Boyz II Men co-founder launches campaign to help homeless Capitol worker

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WASHINGTON — Even for a man who has no computer or smart phone — never mind a roof over his head — the power of social media can be profound and potentially life changing.

After seeing CNN’s story Friday on Charles Gladden — a man who works in the Senate cafeteria but lives on the streets — Nathan Morris, the co-founder of musical group Boyz II Men, started an online call to arms to help.

Using a crowd-funding site “Go Fund Me,” Morris urged people to make a donation in order to help Gladden find housing.

“As many of you know I’m not a big social media guy due to the constant championing of negative and even sometimes evil content shared, but this story really touched my heart and is a [perfect] example of how we can easily lose sight of what really matters in life,” Morris wrote.

He set a goal of $20,000 to help Gladden “find a place to live and get him back on the right path,” and promised to personally donate $10,000 of that from his foundation, Boyz II Men House.

Morris started the campaign on Saturday, and raised nearly $5,000 from 66 people in one day.

Gladden told CNN his story last week, saying “I work for the most powerful people in the country and there I am sleeping at a subway stop,” Gladden said, while standing in the shadow of the Capitol dome.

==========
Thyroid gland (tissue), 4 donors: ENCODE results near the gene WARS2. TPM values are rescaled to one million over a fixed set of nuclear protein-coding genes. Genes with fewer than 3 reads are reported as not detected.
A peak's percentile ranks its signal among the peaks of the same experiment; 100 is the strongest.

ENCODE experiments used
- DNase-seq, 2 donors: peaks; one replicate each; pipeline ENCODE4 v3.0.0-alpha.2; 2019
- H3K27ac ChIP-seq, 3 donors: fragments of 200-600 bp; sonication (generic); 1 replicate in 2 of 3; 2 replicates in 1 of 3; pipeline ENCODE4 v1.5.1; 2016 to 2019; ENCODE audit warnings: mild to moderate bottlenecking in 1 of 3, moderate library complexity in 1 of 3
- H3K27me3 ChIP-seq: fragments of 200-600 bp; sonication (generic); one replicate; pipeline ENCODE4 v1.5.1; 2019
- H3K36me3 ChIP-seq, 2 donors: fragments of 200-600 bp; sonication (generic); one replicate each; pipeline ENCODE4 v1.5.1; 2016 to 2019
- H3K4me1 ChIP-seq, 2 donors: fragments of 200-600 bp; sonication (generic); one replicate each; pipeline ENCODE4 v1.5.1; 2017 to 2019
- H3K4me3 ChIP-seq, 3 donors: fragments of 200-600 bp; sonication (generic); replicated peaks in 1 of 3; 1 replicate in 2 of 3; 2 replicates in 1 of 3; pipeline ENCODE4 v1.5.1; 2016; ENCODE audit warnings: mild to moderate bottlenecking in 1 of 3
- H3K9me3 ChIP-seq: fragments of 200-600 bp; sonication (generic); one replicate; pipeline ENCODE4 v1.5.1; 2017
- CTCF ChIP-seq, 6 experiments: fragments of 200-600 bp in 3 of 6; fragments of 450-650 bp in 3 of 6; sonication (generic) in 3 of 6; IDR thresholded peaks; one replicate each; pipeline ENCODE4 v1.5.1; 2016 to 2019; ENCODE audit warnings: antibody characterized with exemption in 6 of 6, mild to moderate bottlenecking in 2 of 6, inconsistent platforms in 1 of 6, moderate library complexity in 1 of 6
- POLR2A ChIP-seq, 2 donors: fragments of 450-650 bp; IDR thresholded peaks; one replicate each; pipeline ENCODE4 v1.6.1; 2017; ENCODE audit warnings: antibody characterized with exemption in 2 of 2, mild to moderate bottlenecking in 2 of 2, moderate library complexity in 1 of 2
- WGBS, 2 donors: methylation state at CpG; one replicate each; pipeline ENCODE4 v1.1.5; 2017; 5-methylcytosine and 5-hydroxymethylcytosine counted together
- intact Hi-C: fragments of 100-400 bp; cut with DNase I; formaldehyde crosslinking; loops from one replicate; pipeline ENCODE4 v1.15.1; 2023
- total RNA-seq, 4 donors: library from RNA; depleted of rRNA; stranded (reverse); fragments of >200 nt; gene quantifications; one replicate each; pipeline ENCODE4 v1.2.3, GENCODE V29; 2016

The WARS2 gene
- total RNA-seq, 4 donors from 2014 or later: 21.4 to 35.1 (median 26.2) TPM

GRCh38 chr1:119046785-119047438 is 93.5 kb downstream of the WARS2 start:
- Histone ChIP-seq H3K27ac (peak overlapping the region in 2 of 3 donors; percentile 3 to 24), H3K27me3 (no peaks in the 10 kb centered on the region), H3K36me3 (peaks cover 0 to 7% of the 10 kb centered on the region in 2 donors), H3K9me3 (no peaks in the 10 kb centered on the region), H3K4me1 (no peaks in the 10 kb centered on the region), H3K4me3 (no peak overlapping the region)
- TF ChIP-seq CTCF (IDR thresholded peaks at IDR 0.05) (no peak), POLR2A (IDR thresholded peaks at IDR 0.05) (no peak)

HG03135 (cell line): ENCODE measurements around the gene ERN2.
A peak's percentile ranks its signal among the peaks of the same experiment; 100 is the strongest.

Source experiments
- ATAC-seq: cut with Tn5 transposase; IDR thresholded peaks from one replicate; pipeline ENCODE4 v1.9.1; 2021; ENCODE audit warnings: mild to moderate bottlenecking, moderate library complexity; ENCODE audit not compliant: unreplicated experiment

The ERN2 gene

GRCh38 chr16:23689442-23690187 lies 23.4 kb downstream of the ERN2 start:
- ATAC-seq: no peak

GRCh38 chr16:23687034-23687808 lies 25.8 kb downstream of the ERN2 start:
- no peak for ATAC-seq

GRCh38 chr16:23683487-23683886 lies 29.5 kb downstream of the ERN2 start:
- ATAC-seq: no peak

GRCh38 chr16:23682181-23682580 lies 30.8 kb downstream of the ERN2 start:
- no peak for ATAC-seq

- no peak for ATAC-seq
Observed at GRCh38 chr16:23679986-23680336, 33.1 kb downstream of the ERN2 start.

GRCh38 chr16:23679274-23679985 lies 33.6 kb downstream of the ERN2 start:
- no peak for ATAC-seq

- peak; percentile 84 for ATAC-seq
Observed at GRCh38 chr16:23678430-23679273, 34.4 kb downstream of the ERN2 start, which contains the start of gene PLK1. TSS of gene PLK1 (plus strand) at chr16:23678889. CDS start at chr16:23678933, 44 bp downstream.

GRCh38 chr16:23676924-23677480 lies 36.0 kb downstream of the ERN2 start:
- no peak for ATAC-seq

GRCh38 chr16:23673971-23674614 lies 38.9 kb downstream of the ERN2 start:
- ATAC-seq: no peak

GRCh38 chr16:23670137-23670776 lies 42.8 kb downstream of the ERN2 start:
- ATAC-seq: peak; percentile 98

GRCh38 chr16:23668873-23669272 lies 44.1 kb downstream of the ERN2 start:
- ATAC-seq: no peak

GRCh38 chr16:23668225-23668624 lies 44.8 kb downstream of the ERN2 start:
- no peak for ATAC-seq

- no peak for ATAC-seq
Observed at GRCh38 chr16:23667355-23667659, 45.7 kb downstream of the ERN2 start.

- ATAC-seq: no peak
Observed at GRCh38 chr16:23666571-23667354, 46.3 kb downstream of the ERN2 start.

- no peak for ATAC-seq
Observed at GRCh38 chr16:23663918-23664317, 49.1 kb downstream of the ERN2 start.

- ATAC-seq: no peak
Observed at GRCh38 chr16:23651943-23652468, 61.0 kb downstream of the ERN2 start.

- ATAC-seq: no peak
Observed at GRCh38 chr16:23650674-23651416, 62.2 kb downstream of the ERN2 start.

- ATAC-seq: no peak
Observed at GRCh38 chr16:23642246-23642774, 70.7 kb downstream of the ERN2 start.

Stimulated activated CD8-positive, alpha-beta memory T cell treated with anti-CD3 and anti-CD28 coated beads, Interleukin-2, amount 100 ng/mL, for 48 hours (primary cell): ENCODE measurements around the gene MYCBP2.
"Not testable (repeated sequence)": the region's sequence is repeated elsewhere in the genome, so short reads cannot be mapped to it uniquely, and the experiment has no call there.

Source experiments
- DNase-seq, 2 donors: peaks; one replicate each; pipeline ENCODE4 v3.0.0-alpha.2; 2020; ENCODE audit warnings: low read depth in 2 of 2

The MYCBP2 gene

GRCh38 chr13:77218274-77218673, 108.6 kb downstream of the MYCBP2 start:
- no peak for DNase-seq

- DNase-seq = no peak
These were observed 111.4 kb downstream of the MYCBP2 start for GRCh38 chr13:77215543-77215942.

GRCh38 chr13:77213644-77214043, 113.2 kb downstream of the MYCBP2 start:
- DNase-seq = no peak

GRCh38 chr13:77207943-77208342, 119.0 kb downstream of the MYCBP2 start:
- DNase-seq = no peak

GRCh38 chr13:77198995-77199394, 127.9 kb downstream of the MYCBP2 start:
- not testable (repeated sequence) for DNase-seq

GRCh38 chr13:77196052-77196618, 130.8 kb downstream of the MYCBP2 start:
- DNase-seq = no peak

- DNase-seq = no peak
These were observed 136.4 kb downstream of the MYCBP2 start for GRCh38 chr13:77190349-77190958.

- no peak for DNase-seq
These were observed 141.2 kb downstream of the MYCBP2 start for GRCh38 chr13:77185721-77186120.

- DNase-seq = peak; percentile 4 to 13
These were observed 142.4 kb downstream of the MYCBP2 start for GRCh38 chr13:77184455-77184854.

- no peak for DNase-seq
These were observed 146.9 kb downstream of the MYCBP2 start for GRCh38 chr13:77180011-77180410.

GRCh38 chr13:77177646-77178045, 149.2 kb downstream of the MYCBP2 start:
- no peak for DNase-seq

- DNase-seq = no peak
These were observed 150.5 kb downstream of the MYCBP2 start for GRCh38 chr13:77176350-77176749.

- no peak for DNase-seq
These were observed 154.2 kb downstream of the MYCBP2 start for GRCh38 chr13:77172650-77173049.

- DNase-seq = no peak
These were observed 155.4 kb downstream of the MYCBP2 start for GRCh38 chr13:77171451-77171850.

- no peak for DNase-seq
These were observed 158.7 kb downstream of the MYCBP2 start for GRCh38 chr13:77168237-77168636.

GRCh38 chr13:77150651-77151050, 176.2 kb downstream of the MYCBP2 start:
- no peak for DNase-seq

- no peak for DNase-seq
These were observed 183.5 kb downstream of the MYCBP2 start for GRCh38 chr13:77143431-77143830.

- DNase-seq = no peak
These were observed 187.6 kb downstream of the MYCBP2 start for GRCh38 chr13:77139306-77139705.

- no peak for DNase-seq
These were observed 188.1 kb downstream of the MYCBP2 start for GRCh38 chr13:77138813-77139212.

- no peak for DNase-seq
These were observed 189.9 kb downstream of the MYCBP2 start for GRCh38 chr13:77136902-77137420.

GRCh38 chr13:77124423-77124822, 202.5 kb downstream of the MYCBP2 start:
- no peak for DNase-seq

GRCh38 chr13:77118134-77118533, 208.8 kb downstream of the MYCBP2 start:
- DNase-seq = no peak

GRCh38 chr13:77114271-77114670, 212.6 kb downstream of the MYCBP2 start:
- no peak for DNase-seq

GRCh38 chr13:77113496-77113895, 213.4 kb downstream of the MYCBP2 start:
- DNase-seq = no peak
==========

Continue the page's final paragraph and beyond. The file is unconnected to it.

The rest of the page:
For 8 years he has worked in Senate cafeterias, washing dishes and doing janitorial work.

“I just sweep, clean the bathroom, that type of stuff,” he said.

He has no shower, so he uses the sink in the bathroom to give himself what he calls a “birdbath.”

“I’m working around food. I can’t go in there smelling, and I cant go in there dirty,” he said, pointing to the Capitol.

Gladden, 63, makes about $11 an hour, and takes home about $360 a week. But he said he gives a lot of it to his children and grandchildren, who have their own financial troubles.

“I take care of them,” he says, “I don’t want to be a burden on my kids.”

When asked about his colleagues who make the same salary, but can still afford housing, Gladden said he realizes that his predicament is exacerbated because he chooses to give money to his children. But it’s also because he suffers from diabetes, and his deteriorating health has meant missing work without pay, he said. He has even had three toes amputated because of his disease, which went untreated for a long time.

Almost no one at the Capitol had a clue Gladden was homeless, until he went public as part of a one-day strike by federal contractors demanding $15 dollars an hour, what they call a livable wage.

“If it happened to me it could happen to someone else,” he said.

“I’m an embarrassment. I don’t want to be an embarrassment to this country, the country I was born and raised in,” he said.

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